Elise Ansel & Al Held @ David Klein Galleries

Installation image, courtesy of the David Klein Gallery, photo by Samantha Schefman

Both exhibitions delayed their openings this spring because of the Covid 19 pandemic, but now, each are on display separately at the two galleries. The new exhibition of oil paintings at David Klein downtown, Palimpsest, is a collection of eleven works of art by Elise Ansel.

You ask yourself where do artists get their ideas for a painting?  Is it from observation, photographs, events, setting up objects, imagination or from the depths of the collective unconscious?  The answer is usually all or a mix of the above. Artists bring their own experience to the creation.

Elise Ansel finds motivation in historical works of art from which she reconstructs a realistic representational work of art using abstract expressionism as her vehicle. The work in this exhibition bases its reconstructions on Old Master paintings from the Detroit Institute of Arts collection.

She says in her statement, “I create by translating Old Master paintings into a contemporary pictorial language. I mine art historical imagery for color, structure, and meaning. Thus, my paintings use the Old Masters as points of departure. They move into Abstraction by transforming the representational content, which is obfuscated and ultimately eclipsed by my focus on color, gesture, and the materiality of paint. I interrupt linear, rational readings so that the real subject becomes the substance and surface of oil paint, the range of its applications, and the ways in which it can be used to celebrate life. My work deconstructs both pictorial language and authorial agency to excavate and liberate meanings buried beneath the surface of the works from which my paintings spring.”

Elise Ansel, Hybrid 1, Oil on canvas, 48 x 36, all images courtesy of the David Klein Gallery

 

Rachel Ruysch, Flowers in a Glass Vase, Oil on canvas, 33 X 26, 1704, Image courtesy of the Detroit Institute of Arts

The work Hybrid 1 draws on the Ruysch still life and attracts the viewer in a multitude of ways. Set against a black background, the textured strokes, color palette,  Miro-like delicacy and  expressive linework renders a kind of feminine harmony. Hybrid 1 plays off Rachel Ruysch’s Flowers in a Glass Vase, 1704,  and leaves the experience wide open to interpretation.  The most profound concept here is that we all bring our own personal experience to a work of art. So when I view the Ruysch still life, where do I go?  Handsomely composed and decorated, like the photograph of an apple, it leaves little room for interpretation.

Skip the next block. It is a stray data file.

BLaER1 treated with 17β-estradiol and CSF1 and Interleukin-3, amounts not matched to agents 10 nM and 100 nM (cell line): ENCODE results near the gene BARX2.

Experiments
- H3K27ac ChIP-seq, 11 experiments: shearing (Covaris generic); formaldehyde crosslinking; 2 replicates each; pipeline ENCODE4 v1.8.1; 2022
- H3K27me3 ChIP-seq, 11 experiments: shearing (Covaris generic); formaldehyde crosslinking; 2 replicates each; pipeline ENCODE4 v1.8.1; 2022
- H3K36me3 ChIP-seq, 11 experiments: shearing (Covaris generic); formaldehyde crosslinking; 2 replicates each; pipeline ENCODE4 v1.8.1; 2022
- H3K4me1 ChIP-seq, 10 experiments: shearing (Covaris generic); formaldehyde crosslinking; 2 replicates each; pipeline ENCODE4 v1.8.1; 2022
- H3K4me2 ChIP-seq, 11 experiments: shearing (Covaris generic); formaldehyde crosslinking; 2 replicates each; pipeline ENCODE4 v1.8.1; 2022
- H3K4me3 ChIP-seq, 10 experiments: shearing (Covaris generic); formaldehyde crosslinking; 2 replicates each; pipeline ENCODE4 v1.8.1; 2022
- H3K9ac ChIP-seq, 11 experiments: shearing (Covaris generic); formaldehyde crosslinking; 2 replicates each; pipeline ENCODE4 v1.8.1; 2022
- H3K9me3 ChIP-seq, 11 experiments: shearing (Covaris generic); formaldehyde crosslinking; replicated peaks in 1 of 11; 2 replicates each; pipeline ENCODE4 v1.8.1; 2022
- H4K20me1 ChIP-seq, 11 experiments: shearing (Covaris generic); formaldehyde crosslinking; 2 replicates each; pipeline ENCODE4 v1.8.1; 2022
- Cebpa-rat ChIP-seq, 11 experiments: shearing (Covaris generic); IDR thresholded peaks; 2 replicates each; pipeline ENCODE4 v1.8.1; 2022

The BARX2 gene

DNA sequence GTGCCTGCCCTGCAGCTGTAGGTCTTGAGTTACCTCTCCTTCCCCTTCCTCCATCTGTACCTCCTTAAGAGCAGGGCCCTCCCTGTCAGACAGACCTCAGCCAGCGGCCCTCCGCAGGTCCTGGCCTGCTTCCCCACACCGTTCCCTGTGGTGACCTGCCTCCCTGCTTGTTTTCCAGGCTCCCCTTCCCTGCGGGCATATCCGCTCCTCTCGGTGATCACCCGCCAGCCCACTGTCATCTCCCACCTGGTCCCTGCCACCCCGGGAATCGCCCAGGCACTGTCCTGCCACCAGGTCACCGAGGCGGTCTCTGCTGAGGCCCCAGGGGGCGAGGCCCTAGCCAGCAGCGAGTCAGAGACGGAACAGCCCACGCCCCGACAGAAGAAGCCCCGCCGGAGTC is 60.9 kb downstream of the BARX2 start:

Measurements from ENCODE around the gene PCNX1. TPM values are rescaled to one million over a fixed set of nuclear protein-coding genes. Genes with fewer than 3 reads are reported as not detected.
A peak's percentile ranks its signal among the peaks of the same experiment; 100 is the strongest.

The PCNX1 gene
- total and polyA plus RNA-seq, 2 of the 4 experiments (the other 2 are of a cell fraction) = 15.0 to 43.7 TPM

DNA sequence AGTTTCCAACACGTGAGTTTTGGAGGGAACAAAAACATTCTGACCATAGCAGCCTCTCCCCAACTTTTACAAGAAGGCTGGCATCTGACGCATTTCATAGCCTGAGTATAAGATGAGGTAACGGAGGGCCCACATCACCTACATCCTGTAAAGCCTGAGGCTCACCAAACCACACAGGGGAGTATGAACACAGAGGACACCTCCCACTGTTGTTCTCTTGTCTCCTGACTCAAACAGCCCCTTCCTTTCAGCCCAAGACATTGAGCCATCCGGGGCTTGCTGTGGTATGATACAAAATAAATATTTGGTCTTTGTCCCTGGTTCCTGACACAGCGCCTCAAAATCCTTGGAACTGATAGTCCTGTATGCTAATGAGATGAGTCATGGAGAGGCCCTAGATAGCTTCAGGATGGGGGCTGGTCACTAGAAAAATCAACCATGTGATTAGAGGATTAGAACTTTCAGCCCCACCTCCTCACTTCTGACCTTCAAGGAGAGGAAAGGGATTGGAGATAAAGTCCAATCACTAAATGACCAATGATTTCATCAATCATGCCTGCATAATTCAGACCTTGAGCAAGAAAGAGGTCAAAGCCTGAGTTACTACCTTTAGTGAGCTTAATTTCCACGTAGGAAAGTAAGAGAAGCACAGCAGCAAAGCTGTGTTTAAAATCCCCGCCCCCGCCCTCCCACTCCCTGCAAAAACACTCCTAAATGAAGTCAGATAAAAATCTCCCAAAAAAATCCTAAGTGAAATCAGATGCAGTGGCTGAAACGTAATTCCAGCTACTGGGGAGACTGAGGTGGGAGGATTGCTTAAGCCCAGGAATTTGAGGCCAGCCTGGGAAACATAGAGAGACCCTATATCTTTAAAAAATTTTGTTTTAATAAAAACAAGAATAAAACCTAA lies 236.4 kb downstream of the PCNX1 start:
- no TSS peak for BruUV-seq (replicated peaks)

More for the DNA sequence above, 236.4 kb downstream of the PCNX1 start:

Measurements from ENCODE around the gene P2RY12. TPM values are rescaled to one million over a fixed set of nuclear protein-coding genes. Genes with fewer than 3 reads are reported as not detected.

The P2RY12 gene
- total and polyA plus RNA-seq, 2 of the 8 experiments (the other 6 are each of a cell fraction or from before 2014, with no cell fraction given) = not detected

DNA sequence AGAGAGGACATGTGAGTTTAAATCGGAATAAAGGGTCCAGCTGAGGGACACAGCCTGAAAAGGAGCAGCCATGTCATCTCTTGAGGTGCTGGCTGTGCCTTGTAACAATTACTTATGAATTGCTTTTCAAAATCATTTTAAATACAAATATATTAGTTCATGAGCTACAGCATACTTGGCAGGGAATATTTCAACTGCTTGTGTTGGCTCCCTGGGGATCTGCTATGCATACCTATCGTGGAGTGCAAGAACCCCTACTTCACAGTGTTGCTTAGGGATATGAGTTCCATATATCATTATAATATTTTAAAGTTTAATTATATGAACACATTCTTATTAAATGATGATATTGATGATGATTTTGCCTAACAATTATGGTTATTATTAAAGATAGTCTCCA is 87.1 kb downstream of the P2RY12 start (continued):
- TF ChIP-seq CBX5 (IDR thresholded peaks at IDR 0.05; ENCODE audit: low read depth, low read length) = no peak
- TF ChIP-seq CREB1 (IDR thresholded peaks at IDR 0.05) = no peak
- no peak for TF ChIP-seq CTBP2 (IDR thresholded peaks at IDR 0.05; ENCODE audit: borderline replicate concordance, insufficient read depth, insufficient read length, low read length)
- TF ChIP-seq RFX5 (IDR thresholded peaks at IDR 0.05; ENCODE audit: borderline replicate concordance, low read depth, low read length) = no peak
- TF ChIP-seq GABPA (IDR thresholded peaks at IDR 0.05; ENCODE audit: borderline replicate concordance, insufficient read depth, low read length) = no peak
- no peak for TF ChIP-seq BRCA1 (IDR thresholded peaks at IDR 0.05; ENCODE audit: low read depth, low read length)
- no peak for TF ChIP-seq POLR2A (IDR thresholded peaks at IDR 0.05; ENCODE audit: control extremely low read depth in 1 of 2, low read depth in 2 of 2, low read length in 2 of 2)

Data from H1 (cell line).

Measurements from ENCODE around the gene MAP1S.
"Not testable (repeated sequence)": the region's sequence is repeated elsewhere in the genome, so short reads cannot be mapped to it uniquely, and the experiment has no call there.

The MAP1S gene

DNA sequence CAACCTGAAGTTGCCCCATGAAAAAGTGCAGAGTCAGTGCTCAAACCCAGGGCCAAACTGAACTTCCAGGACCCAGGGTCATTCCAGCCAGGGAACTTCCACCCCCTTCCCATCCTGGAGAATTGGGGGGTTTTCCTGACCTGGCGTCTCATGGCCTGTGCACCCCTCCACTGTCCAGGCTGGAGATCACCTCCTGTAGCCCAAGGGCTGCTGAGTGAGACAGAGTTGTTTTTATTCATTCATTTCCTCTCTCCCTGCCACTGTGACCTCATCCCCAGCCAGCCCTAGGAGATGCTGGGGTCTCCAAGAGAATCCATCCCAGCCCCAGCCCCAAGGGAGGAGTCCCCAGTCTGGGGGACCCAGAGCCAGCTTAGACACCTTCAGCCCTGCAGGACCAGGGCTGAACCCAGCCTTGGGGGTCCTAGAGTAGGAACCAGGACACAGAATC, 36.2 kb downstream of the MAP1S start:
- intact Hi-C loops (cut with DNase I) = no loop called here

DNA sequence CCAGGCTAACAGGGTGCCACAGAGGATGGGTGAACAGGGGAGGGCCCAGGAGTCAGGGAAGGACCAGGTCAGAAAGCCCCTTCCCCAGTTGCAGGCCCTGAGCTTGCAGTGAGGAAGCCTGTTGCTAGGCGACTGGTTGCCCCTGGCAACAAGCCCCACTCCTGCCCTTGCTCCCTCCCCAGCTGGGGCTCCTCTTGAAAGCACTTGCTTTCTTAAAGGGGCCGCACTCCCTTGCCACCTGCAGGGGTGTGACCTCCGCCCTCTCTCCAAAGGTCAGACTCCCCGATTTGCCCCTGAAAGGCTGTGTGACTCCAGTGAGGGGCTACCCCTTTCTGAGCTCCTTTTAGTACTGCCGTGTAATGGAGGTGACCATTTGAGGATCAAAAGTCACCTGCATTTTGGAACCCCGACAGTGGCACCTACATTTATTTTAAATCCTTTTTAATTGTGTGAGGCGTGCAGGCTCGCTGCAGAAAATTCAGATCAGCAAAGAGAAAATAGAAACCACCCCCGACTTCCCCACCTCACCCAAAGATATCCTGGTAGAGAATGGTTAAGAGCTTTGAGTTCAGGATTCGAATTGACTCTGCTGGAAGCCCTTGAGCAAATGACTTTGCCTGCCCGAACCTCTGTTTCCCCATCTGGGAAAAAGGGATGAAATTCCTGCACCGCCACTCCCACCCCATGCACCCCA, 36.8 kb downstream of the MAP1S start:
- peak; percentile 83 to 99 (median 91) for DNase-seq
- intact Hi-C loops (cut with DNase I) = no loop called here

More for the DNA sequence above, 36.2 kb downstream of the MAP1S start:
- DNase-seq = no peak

Studio, Elise Ansel

Elise Ansel, Judith lll, Oil on Canvas, 72 x 56″,

The same concept applies to the reconstruction of Artemisia Gentileschi’s Judith 1. Ansel goes to great lengths in the interpretation by writer Mary Garrard with references to her book, Reclaiming Female Agency: Feminist Art History After Post Modernism, in which she writes, “The cultural habit of seeing woman as an object-to-be-looked-at, the site of scopophilic pleasure” is denied and replaced with a focus on the artist hand.  What exactly is being killed in Gentileschi’s painting: toxic scopophilia and the myth of white supremacy.” Forgive me, but there aren’t too many psychiatrists who use Sigmund Freud in their practice these days.

Ansel’s paintings are vibrant and compelling in their execution.  Using an extra-large brush stroke of vibrant colored oil paint against these mostly dark backgrounds without reference to Caravaggio or Rembrandt would work just fine.  Some paintings retain images from Old Master works she has dissected, while others are pure abstractions whose relationship to any source is invisible. The visit to the museum feels more like contrivance and is not needed for this viewer as the paintings stand on their own and express their own individual form of abstract expressionism.

Elise Ansel, a native of New York City, is a graduate of Brown University and earned an MFA from Southern Methodist University. Her work has been exhibited widely in the United States and abroad and is in multiple private and public collections, including the Museum of Contemporary Art Krakow, Poland, Brown University, Providence, RI, and Bowdoin College Museum of Art, Brunswick, ME. Elise Ansel lives and works in Portland, Maine.

 

Al Held @ David Klein – Birmingham

Al Held, Installation, All images courtesy of David Klein Gallery